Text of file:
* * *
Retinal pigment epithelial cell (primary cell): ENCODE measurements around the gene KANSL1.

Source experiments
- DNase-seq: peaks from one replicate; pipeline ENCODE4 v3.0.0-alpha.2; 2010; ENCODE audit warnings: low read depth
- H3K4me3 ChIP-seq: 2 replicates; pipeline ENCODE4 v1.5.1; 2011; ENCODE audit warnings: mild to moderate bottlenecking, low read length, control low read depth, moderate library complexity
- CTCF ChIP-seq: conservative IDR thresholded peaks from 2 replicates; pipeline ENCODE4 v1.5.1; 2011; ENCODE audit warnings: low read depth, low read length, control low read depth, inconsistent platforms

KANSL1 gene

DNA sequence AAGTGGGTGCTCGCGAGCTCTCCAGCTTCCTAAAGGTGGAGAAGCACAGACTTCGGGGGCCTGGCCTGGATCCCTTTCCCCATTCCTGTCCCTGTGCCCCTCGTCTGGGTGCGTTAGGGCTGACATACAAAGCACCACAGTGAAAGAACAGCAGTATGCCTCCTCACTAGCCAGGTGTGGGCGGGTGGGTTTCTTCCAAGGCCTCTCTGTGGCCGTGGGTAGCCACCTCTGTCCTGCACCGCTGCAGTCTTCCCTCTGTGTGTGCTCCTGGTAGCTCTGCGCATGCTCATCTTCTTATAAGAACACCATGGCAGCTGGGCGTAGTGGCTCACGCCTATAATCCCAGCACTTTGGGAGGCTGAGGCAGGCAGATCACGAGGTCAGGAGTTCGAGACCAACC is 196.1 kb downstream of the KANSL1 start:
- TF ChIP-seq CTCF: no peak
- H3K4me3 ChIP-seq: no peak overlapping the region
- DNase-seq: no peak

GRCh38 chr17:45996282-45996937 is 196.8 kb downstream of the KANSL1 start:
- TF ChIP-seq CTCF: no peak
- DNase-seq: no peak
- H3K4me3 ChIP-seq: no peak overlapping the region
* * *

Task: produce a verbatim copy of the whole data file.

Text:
Retinal pigment epithelial cell (primary cell): ENCODE measurements around the gene KANSL1.

Source experiments
- DNase-seq: peaks from one replicate; pipeline ENCODE4 v3.0.0-alpha.2; 2010; ENCODE audit warnings: low read depth
- H3K4me3 ChIP-seq: 2 replicates; pipeline ENCODE4 v1.5.1; 2011; ENCODE audit warnings: mild to moderate bottlenecking, low read length, control low read depth, moderate library complexity
- CTCF ChIP-seq: conservative IDR thresholded peaks from 2 replicates; pipeline ENCODE4 v1.5.1; 2011; ENCODE audit warnings: low read depth, low read length, control low read depth, inconsistent platforms

KANSL1 gene

DNA sequence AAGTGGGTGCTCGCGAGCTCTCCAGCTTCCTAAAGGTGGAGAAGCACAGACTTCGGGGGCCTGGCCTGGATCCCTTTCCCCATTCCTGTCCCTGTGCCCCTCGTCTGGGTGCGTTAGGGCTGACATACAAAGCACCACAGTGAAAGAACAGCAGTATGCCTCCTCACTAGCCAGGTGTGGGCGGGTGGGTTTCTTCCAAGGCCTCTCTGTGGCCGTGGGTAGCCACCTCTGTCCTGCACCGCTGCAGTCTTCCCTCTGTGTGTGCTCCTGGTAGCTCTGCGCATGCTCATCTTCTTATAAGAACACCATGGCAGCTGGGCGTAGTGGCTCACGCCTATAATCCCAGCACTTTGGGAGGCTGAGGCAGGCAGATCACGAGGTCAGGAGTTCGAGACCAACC is 196.1 kb downstream of the KANSL1 start:
- TF ChIP-seq CTCF: no peak
- H3K4me3 ChIP-seq: no peak overlapping the region
- DNase-seq: no peak

GRCh38 chr17:45996282-45996937 is 196.8 kb downstream of the KANSL1 start:
- TF ChIP-seq CTCF: no peak
- DNase-seq: no peak
- H3K4me3 ChIP-seq: no peak overlapping the region